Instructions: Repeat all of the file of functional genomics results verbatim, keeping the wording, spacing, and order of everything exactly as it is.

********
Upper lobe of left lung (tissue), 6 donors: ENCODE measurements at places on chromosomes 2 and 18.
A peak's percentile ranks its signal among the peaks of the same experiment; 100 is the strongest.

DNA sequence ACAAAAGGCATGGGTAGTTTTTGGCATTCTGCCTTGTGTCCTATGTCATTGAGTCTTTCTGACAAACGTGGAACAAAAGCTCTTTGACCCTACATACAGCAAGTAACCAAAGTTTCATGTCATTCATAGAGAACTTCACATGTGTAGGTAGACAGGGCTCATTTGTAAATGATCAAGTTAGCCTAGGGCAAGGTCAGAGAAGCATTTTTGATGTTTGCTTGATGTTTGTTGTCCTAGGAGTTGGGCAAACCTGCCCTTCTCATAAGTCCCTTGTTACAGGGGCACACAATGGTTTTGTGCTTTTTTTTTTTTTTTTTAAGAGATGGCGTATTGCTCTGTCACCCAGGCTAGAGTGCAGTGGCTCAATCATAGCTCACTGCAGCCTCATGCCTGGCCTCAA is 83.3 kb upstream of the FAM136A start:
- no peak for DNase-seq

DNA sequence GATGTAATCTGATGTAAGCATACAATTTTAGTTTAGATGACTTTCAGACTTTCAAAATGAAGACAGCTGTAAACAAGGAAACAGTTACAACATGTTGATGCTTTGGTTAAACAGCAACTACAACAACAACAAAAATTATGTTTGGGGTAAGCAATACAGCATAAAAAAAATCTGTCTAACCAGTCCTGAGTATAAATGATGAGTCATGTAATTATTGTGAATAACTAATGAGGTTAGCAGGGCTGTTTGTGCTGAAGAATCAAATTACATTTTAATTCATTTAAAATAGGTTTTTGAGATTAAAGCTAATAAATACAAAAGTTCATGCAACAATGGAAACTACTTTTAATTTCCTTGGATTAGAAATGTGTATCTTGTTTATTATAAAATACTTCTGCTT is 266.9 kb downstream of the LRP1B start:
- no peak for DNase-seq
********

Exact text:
Upper lobe of left lung (tissue), 6 donors: ENCODE measurements at places on chromosomes 2 and 18.
A peak's percentile ranks its signal among the peaks of the same experiment; 100 is the strongest.

DNA sequence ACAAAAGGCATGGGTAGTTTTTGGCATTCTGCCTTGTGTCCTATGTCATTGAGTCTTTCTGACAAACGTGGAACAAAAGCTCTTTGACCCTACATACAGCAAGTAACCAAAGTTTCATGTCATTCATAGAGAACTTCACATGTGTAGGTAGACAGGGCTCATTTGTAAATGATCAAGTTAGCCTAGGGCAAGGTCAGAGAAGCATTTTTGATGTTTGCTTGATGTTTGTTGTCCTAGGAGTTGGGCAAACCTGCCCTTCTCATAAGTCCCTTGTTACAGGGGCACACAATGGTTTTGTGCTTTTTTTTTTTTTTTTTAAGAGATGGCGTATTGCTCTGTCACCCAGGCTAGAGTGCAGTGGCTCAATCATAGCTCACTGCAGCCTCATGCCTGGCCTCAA is 83.3 kb upstream of the FAM136A start:
- no peak for DNase-seq

DNA sequence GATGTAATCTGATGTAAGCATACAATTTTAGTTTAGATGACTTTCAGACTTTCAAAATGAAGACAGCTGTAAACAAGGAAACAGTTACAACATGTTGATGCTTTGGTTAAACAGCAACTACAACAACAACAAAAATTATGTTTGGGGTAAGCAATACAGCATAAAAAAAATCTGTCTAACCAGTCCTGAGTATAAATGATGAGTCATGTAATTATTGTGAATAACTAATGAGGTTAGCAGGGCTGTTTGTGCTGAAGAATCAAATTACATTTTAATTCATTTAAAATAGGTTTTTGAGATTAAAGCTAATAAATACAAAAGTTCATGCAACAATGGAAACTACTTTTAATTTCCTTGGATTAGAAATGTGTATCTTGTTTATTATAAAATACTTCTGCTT is 266.9 kb downstream of the LRP1B start:
- no peak for DNase-seq